There is a similar temple, with similar legend in Chengannur, Kerala too, where a menstruating goddess is worshipped only by women.
Trimbakeshwar Temple, Nasik, Maharashtra
Trimbakeshwar or Tryambakeshwar is an ancient Hindu temple in the town of Trimbak, in the Trimbakeshwar tehsil in the Nashik District of Maharashtra, India, 28 km from the city of Nashik and 40 km from nashik road. It is dedicated to the god Shiva and is one of the 12 Jyotirlingas.
Extraordinary feature of the Jyotirlinga located here is its three faces embodying Lord Brahma, Lord Vishnu and Lord Rudra. Due to excessive use of water, the linga has started to erode. It is said that this erosion symbolizes the eroding nature of human society. The Lingas are covered by a jeweled crown which is placed over the Gold Mask of Tridev (Brahma Vishnu Mahesh). The crown is said to be from the age of Pandavs and consists of diamonds, emeralds, and many precious stones. The crown is displayed every Monday from 4-5 PM.
Women were not allowed to enter the inner sanctum of this temple devoted to Lord Shiva till 2016 following which the Bombay High Court passed an order saying that even men shouldn’t be allowed to enter the inner sanctum if women are not allowed. Since then, men have also been barred from entering to maintain gender equality.
Santoshi Mata Temples
The Santoshi Mata ‘vrat‘ is observed strictly by women or unmarried girls.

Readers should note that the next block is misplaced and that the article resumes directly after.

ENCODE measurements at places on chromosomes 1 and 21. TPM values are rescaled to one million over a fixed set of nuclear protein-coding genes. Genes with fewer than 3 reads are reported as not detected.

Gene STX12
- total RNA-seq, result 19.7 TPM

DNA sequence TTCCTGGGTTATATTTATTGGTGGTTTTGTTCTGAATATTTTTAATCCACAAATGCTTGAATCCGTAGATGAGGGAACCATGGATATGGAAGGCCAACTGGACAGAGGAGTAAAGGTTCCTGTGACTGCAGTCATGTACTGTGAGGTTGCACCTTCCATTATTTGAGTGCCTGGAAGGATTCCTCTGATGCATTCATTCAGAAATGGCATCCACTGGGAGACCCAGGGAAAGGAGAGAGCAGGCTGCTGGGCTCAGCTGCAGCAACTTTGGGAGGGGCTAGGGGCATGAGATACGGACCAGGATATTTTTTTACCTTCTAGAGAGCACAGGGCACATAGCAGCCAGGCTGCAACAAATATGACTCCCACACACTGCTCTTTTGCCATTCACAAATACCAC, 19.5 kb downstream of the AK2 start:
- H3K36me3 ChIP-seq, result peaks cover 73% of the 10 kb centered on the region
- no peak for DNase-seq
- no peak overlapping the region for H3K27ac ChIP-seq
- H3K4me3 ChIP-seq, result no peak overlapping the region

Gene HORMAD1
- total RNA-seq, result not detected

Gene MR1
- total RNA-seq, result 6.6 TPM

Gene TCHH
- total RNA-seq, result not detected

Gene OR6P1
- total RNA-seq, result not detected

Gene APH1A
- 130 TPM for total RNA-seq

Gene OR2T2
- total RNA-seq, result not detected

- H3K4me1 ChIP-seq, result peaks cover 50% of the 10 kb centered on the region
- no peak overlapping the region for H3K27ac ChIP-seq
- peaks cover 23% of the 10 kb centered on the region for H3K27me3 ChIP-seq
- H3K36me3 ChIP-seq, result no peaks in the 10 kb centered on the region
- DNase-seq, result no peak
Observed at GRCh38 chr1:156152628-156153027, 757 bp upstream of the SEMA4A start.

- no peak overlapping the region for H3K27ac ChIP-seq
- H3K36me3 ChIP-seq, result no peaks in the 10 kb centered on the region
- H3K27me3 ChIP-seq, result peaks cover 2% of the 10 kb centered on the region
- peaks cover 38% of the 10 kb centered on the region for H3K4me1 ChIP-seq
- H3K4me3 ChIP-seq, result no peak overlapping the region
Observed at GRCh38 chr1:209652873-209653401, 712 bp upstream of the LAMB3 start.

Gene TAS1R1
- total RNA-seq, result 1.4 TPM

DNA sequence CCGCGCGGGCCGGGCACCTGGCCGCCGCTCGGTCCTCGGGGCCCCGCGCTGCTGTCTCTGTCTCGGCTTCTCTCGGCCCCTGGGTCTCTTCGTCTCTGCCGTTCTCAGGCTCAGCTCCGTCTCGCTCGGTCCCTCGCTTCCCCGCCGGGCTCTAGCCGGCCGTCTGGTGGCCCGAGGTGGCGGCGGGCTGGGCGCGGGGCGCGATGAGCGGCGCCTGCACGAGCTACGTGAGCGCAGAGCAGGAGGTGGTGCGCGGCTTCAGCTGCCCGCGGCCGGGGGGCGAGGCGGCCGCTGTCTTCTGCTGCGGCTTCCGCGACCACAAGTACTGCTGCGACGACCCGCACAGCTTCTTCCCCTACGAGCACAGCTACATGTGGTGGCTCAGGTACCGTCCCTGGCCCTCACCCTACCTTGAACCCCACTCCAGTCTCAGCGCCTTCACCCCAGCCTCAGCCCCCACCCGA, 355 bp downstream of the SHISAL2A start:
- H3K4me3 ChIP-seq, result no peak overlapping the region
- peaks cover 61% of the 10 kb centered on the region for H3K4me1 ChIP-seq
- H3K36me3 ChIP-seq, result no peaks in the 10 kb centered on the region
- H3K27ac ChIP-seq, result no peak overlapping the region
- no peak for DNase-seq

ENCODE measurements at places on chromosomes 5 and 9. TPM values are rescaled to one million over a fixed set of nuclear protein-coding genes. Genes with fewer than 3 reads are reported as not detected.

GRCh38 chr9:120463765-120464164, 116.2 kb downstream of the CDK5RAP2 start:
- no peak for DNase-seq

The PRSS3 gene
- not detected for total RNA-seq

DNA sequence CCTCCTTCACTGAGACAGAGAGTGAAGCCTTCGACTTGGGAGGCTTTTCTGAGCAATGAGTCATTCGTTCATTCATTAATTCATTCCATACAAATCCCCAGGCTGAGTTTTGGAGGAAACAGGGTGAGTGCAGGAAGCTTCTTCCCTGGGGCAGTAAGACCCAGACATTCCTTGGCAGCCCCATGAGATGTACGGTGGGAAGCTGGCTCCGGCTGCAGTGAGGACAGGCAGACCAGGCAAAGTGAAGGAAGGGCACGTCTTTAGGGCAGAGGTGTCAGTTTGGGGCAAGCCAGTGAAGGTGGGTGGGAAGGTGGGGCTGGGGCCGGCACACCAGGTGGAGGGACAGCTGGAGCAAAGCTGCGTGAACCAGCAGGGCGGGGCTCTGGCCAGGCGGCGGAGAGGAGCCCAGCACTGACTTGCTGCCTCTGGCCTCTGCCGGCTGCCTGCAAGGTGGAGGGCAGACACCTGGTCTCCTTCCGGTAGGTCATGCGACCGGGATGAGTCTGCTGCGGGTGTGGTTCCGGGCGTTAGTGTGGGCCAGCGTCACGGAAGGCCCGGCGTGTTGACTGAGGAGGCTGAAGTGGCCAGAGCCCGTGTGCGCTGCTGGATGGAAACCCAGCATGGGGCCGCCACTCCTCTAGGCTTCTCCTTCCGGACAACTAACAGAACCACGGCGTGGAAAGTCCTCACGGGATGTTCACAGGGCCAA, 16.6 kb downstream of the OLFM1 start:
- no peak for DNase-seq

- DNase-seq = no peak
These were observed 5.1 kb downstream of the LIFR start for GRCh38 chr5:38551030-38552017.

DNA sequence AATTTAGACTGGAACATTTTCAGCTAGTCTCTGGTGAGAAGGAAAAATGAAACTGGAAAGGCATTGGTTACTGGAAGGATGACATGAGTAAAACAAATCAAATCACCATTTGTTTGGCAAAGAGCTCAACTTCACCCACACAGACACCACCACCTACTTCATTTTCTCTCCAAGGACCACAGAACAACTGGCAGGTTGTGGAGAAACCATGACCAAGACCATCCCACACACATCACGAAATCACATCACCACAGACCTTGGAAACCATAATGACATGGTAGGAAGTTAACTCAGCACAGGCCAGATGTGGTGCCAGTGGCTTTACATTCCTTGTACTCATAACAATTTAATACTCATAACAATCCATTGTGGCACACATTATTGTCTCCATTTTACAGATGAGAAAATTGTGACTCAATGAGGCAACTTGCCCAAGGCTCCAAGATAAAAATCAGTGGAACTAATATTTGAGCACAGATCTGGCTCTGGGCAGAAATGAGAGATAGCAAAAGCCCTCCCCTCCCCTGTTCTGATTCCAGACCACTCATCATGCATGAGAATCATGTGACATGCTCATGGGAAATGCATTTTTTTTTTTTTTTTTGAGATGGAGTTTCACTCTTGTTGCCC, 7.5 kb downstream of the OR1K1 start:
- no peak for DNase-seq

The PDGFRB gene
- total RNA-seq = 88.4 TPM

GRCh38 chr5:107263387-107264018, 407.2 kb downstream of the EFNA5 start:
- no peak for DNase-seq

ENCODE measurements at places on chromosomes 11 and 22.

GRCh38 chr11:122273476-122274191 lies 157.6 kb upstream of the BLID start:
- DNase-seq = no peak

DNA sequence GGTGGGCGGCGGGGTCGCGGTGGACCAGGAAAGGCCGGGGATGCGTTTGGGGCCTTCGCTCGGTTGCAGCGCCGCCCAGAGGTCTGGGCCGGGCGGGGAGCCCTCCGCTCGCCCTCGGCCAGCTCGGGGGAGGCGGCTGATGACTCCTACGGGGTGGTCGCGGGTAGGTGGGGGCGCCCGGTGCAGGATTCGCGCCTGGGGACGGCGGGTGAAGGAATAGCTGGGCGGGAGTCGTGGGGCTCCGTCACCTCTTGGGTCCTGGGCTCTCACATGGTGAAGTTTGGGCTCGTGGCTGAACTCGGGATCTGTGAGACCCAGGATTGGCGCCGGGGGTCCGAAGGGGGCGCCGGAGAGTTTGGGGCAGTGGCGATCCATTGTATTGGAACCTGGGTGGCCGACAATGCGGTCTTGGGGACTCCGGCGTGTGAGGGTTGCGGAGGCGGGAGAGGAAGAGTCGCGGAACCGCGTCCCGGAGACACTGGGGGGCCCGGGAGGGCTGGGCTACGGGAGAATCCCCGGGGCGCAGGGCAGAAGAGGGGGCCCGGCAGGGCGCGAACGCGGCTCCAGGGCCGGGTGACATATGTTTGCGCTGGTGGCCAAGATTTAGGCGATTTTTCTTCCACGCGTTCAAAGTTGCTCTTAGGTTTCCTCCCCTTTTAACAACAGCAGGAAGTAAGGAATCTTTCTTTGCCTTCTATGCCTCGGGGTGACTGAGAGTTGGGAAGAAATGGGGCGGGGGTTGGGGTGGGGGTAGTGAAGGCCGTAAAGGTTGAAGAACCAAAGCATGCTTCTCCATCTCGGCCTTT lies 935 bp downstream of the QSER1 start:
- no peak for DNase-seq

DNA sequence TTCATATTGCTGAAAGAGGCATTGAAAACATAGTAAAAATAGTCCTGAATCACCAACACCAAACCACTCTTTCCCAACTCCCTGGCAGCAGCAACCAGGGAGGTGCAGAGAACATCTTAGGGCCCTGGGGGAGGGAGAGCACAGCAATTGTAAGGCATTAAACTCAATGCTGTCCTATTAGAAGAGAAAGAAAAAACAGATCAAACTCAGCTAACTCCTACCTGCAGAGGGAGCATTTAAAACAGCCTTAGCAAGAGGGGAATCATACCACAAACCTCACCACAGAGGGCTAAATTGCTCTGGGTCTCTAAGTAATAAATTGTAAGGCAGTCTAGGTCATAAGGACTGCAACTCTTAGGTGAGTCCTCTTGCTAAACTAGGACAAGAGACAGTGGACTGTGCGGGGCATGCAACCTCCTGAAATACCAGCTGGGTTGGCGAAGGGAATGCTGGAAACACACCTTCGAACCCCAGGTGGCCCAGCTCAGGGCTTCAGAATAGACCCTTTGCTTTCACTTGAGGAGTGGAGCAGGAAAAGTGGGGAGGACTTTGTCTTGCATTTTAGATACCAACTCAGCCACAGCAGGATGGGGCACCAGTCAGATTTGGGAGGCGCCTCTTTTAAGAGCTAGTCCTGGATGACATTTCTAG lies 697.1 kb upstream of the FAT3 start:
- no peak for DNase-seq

They are prohibited to eat sour fruits or pickles during that period.
Males are allowed to enter the temple to worship the goddess on other weekdays, except Fridays.
Santoshi Maa vrata performed by women on 16 consecutive Fridays wins the goddess’ favour.
Santoshi Mata emerged as the goddess in the early 1960s. Her cult initially spread through word of mouth, vrata-pamphlet literature, and poster art. Her vrata was gaining popularity with North Indian women.
After 16 fridays of vrat, when the wish is granted, a devotee must then organise a udyapan (“bringing to conclusion“) ceremony, where eight boys are to be served as a festive meal.
In this type of worship, the devotee has to follow other strictures such as avoiding quarrels and hurting anyone.
By means of this vrata one can live with harmony because the bad habits in human life like to ignore faith and to say false, to behave arogantly can be removed.
This vrata teaches the devotee to spread love, sympathy and happiness.
Source – bookfacts